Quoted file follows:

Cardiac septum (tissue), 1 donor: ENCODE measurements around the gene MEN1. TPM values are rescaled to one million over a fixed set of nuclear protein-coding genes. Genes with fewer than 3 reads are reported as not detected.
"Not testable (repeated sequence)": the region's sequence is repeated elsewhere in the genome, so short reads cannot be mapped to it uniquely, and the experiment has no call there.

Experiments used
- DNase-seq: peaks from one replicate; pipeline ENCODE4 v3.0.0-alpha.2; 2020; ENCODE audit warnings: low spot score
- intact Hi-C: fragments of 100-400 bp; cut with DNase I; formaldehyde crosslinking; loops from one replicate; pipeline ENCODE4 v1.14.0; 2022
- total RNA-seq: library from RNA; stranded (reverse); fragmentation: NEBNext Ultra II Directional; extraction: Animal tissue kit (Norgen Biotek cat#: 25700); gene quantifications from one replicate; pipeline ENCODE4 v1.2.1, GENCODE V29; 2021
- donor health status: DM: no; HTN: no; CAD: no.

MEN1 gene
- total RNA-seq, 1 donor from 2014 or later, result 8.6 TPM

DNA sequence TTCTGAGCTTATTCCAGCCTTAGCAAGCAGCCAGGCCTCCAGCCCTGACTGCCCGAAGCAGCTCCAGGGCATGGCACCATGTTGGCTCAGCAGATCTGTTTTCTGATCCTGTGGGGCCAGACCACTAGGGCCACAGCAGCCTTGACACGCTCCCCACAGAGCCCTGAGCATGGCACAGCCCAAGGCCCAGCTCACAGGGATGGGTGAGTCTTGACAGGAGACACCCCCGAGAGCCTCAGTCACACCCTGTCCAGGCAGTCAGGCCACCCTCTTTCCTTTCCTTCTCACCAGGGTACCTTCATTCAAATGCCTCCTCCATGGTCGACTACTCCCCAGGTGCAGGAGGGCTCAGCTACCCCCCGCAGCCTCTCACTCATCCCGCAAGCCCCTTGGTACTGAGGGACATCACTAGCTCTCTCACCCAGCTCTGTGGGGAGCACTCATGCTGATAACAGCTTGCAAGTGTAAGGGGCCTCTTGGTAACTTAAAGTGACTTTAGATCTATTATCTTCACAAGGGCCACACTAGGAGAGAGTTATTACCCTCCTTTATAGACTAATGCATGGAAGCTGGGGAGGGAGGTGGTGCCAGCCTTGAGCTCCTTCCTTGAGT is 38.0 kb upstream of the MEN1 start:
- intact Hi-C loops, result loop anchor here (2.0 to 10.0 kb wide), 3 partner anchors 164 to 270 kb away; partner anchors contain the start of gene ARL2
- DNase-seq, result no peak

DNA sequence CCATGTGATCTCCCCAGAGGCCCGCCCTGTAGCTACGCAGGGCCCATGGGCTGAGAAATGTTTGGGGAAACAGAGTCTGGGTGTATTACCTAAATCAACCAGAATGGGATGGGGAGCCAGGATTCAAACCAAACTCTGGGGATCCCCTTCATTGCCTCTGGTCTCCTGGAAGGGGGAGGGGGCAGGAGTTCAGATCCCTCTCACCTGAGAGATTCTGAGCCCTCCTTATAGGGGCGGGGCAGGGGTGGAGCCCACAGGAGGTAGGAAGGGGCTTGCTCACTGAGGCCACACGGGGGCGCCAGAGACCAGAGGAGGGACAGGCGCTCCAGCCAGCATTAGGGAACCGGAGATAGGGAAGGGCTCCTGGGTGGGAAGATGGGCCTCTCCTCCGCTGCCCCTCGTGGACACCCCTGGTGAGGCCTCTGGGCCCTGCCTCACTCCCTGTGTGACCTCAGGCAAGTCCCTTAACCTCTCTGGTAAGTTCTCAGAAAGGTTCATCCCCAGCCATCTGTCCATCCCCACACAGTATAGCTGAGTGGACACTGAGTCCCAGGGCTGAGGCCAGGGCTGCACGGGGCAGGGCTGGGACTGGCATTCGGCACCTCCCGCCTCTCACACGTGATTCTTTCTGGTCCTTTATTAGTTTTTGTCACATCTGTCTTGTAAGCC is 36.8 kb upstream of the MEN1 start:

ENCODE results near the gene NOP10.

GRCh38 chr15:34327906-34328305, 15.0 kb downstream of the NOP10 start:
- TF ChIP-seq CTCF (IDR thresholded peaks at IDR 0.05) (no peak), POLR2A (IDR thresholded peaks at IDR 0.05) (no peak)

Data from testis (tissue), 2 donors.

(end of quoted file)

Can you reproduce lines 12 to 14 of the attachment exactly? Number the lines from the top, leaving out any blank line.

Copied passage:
- DNase-seq, result no peak

DNA sequence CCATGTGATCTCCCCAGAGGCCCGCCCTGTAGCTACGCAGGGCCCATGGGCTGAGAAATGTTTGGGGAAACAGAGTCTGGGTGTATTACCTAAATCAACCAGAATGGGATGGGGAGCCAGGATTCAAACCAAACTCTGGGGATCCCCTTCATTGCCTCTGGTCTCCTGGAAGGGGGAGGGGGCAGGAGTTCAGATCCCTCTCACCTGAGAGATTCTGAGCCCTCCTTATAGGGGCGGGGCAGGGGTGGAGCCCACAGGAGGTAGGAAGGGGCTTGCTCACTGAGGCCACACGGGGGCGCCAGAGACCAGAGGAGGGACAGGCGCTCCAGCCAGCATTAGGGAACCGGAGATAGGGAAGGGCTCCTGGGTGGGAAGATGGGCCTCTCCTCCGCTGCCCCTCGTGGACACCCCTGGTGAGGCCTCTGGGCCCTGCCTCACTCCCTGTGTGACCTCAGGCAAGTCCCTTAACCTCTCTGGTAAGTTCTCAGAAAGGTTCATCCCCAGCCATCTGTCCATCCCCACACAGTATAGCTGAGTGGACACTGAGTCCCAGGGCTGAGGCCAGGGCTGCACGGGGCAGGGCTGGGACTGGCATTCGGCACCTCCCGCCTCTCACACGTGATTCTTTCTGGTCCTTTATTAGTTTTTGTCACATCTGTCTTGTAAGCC is 36.8 kb upstream of the MEN1 start:

ENCODE results near the gene NOP10.